Perry tipped for White House bid
A conservative Texas governor appears poised to enter the race for the Republican presidential nomination, a move certain to shake up the contest.
Texas Governor Rick Perry, who holds the same job that former president George W Bush did before he ran for the White House, could present a credible conservative challenge to current front-runner Mitt Romney.
Mr Romney has built up a network of supporters since his unsuccessful run for the nomination in 2000 and for months has led the Republican field in polls and money while no less than a half-dozen candidates have fought to emerge as his main challenger.
Yet conservatives who dominate the Republican nominating process still view Mr Romney with suspicion, because of his Mormon faith and his shifting positions on social issues since he served as governor of the staunchly Democratic state of Massachusetts.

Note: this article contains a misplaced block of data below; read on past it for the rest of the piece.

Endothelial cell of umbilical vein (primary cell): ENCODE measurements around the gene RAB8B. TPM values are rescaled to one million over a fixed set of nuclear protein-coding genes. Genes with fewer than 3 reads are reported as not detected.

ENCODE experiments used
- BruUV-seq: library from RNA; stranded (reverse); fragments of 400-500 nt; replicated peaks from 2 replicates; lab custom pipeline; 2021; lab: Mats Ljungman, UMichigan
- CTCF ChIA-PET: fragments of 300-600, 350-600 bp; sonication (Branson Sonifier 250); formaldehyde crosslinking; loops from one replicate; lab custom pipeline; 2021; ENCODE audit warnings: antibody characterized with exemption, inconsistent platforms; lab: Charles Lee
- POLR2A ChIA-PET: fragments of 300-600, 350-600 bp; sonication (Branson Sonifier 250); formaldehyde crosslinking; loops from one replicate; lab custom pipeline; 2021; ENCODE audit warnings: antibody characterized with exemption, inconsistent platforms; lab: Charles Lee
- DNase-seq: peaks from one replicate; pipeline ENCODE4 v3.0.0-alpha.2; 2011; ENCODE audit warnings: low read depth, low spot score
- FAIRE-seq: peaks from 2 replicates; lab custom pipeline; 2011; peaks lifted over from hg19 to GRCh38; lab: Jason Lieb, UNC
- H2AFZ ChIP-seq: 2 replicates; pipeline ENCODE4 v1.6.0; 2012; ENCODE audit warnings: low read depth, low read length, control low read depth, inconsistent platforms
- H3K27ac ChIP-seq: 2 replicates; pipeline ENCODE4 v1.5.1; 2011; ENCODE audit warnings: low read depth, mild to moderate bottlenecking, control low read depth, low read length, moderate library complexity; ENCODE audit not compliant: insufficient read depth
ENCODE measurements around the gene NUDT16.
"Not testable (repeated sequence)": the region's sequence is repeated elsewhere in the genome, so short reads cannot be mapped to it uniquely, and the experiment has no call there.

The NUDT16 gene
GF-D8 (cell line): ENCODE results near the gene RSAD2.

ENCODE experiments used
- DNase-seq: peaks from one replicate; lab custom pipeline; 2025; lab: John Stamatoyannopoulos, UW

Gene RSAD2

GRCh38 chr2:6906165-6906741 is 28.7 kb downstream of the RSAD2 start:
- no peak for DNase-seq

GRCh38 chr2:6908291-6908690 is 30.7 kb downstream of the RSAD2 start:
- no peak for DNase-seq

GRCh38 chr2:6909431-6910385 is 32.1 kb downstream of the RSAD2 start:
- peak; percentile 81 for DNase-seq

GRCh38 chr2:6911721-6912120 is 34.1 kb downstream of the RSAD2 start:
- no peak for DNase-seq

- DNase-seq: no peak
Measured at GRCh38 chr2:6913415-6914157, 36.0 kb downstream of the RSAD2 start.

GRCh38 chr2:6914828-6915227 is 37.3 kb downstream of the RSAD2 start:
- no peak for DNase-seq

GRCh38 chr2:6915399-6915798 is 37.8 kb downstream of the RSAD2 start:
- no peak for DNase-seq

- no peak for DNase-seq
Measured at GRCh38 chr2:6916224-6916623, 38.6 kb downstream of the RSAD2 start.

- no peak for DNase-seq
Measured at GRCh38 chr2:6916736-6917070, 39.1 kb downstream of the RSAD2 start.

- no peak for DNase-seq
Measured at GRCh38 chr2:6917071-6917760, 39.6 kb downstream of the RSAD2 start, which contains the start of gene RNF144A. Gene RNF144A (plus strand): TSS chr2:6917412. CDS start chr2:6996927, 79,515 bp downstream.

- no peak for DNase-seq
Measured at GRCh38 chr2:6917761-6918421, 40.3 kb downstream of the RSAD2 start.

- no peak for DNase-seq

The Republican electorate has made clear in polls that it wants more choices, perhaps a conservative, such as Mr Perry, who is strong on both economic and social issues.
Republican officials close to Mr Perry, who spoke on the condition of anonymity because they were not authorised to disclose his plans, said it is all but certain the governor will run.
Another, who also spoke on the condition of anonymity, said a formal announcement is tentatively planned for the middle of next week, but cautioned that Mr Perry has not made a final decision.
Fuelling speculation that he will run, Mr Perry plans visit at least two crucial early primary states - South Carolina and New Hampshire - on Saturday at the same time most of his would-be opponents are competing in an important test vote in Iowa.
Mr Perry's staff refused to discuss his plans beyond issuing a statement from spokesman Mark Miner: "The governor is not a candidate for office at this time. With President Obama's dismal economic record, and Texas' success in creating jobs and balancing our budget, Governor Perry continues to consider a potential run for the White House. Stay tuned."